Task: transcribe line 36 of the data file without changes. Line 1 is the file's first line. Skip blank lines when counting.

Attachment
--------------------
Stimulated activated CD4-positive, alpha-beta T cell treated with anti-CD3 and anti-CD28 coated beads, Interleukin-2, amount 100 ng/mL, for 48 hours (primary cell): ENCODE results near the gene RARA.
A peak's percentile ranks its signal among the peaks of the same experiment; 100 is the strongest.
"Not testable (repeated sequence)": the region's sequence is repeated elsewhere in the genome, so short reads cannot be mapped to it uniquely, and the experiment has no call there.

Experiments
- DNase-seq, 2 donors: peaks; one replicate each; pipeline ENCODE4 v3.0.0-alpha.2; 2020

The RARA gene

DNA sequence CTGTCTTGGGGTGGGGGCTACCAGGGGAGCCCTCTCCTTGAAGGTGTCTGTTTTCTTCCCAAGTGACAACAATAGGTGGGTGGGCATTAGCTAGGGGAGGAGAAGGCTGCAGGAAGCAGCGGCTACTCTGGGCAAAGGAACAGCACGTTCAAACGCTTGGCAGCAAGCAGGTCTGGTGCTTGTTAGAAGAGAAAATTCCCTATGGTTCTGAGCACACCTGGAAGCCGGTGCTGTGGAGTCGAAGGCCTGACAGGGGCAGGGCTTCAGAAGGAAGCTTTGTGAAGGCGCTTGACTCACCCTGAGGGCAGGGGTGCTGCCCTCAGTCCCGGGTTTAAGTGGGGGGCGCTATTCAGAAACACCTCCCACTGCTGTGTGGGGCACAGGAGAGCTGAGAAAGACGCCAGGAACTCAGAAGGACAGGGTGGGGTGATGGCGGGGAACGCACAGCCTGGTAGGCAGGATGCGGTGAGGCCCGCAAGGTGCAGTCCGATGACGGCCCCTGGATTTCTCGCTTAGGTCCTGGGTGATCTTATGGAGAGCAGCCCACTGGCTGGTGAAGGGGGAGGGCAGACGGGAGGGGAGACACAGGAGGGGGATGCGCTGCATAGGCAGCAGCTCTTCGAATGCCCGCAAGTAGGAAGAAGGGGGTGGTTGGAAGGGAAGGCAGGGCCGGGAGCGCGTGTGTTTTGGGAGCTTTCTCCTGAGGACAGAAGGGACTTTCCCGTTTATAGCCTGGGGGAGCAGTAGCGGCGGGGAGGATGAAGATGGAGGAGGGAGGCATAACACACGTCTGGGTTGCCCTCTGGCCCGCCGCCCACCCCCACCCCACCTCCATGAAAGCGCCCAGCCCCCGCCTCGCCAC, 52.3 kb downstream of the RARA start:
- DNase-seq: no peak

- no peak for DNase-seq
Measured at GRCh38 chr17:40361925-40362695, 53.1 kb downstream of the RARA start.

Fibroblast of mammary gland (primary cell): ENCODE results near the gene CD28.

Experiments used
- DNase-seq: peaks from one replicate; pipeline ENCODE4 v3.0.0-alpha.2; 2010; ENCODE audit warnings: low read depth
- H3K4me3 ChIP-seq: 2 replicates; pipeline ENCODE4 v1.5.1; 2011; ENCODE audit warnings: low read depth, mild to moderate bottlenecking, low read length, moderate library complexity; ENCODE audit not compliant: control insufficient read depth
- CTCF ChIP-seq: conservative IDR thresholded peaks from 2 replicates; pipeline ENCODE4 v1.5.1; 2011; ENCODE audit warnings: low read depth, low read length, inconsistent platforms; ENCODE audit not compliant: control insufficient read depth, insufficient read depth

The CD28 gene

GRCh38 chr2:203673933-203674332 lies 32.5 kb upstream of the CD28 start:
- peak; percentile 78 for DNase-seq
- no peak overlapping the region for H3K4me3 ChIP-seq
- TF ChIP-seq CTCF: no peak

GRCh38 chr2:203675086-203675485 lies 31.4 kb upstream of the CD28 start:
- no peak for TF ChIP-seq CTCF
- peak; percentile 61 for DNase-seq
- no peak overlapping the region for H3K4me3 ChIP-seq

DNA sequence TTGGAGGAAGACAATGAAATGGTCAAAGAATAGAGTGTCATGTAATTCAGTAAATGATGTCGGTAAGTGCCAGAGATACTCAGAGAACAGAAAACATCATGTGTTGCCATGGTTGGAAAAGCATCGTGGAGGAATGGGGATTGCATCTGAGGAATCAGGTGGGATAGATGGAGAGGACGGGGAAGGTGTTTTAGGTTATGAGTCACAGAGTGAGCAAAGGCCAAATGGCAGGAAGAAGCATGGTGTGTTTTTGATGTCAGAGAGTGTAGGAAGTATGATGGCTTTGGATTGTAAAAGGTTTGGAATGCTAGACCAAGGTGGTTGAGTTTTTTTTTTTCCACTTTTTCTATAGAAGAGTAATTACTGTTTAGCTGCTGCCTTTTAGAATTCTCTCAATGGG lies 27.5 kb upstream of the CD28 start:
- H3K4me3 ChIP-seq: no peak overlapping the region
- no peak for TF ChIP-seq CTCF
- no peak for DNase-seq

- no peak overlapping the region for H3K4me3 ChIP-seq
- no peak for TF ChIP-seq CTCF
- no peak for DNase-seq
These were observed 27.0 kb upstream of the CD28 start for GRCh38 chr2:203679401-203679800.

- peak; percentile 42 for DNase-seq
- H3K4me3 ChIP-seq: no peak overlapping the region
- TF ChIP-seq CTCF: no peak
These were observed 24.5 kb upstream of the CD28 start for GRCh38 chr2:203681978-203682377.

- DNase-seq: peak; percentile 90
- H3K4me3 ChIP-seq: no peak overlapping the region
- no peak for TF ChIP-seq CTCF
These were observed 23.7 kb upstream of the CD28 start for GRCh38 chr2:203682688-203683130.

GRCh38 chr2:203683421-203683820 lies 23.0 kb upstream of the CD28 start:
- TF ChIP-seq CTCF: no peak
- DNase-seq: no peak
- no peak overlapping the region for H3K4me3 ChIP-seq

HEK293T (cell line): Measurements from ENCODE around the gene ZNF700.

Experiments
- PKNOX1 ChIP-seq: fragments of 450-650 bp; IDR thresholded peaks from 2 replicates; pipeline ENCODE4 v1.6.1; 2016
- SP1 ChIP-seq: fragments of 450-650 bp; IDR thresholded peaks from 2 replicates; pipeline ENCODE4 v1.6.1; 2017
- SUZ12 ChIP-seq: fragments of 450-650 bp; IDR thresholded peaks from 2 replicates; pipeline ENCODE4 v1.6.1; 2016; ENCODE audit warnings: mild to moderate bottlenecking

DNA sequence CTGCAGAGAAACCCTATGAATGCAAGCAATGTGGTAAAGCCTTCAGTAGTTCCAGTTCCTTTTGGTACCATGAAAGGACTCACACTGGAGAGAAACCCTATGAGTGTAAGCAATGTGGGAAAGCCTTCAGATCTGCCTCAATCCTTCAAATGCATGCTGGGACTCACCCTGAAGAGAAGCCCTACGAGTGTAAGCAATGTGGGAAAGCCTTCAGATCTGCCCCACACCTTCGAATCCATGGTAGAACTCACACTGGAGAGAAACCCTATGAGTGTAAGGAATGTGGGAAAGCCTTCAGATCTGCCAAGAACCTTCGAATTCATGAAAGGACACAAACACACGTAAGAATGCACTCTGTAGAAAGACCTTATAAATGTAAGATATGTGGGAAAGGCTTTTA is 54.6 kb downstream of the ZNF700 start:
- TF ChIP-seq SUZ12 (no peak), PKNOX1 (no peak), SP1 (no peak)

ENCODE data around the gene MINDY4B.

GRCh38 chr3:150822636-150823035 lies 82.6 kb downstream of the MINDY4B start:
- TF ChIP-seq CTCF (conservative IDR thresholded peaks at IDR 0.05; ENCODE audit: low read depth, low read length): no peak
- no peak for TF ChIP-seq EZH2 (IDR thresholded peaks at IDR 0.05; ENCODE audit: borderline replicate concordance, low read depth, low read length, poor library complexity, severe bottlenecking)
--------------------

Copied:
These were observed 24.5 kb upstream of the CD28 start for GRCh38 chr2:203681978-203682377.